A friend on Facebook posted this obituary for Clara Claiborne Park, who wrote two memoirs about raising a child with autism - The Siege and Exiting Nirvana. Her daughter today is an acclaimed painter.
Professor Park, which is how I remember her, taught a class on Dante that I took as an undergraduate. I remember that she talked with feeling, but also articulately and precisely. I think I must have said hardly a word in the class. At the time, I had some vague knowledge that she had written a book about her daughter. Years later, I bought a copy of The Siege, which was published originally in 1967, long before there was "autism awareness." I started to read it several times, but never could continue, due to some distraction or another. After learning about Professor Park's passing, however, I retrieved it from the shelf and sat down with it.
Just like in her Dante class, I think I must have felt out my depth the first few times that I started the book. This time, it has caught me completely. The book describes with feeling, articulately and precisely, what it is like to be a mother, including the fears and misgivings, which in Professor Park's story become confirmed. "It is hard to remember the first stirrings of doubt about a baby, but I remember a day when I took Elly to the supermarket," she writes, describing how, as she watched a friend's child, also 19 months old, point to a box of candy, a realization comes to her: "I thought then that I had never seen Elly point."
To point is so simple, so spontaneous, so primary an action that it seems ridiculous to analyze it. All babies point, do they not? To stretch out the arm and the finger is, symbolically and literally, to stretch out the self into the world - in order to remark on an object, to call it to another's attention, perhaps to want it for oneself. From pointing comes the question "What's that?" that unlocks the varied world. To point, to reach, to stretch, to grab, is to make a relation between oneself and the outside. To need is to relate (6).
The book, then is, about more than autism or a mother and daughter. It is about the needs and encumberments that after all make us who and what we are. Professor Park describes Elly's autism as a perfect kind of "aloneness" that has been created, sought, and guarded, and that requires dismantling:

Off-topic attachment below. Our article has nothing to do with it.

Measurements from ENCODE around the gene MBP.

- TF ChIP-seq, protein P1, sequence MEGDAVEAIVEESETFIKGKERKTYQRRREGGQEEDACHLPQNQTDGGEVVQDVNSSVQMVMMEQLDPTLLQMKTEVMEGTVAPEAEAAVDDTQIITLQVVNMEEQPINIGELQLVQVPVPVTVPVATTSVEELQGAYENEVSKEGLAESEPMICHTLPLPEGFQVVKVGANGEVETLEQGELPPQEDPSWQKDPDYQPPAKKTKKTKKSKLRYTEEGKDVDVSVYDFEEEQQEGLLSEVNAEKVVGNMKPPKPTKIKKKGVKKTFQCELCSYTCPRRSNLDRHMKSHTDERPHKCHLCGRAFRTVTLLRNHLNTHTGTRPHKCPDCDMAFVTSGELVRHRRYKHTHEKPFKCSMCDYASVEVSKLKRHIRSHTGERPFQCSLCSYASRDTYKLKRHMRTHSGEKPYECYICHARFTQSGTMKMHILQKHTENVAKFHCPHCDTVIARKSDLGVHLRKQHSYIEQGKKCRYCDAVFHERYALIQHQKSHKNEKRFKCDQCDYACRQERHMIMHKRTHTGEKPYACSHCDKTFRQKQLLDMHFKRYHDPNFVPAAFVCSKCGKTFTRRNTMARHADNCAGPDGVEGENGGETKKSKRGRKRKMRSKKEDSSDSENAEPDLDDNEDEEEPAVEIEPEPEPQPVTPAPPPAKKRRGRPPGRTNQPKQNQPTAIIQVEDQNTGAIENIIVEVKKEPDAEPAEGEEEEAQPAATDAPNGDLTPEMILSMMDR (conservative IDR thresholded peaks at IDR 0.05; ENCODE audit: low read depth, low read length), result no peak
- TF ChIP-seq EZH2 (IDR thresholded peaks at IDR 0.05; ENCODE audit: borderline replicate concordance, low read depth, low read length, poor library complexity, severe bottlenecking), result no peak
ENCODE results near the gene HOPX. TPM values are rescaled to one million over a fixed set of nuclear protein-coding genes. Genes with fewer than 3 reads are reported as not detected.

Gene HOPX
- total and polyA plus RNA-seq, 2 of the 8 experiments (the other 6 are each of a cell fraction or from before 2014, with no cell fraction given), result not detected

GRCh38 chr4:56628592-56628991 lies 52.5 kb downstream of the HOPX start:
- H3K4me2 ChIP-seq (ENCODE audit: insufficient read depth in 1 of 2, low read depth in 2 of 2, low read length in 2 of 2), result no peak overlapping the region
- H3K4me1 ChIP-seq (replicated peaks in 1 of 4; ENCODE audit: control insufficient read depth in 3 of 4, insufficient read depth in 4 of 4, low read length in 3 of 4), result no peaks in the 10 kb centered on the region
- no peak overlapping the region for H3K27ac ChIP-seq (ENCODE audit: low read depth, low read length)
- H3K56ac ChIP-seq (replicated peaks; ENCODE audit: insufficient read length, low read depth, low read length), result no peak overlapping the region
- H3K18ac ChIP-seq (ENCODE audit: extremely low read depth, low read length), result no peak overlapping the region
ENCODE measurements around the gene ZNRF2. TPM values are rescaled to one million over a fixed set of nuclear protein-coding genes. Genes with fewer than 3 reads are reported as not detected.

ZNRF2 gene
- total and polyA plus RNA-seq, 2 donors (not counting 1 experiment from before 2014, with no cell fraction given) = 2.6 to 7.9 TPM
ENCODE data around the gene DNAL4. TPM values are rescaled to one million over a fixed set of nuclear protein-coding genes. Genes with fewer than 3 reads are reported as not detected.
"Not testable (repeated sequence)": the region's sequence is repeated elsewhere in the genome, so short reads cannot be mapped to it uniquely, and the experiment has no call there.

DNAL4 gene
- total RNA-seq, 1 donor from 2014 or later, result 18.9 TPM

She dwelt in a solitary citadel, compelling and self-made, complete and valid. Yet we could not leave her there. We must intrude, attack, invade, not because she was unhappy inside it, for she was not, but because the equilibrium she had found, perfect as it was, denied the possibility of growth (12).
Disquieting as it seems, I think Professor Park quite deliberately chose the images of the citadel and of intrusion - the book is titled The Siege. She acknowledges that there is something aggressive, even hostile, afoot:
We had not demanded; now we must. We had accepted; now we must try to change. A terrible arrogance, for what had we to offer her? Which of us could call ourselves as content as Elly was? The world we would tempt her into was the world of risk, failure, and frustration, of unfulfilled desire, of pain as well as activity and love.... Confronted with a tiny child's refusal of life, all existential hesitations evaporate. We had no choice. We would use every stratagem we could invent to assail her fortress, to beguile, entice, seduce here into the human condition (12).
What this story calls to our attention, then, is that to be and become human is a struggle. It is not a condition to be taken for granted. This is a lesson that we can learn from the poetry of Dante, from anthropology, from our mothers and fathers and our children, and from the passing of a teacher.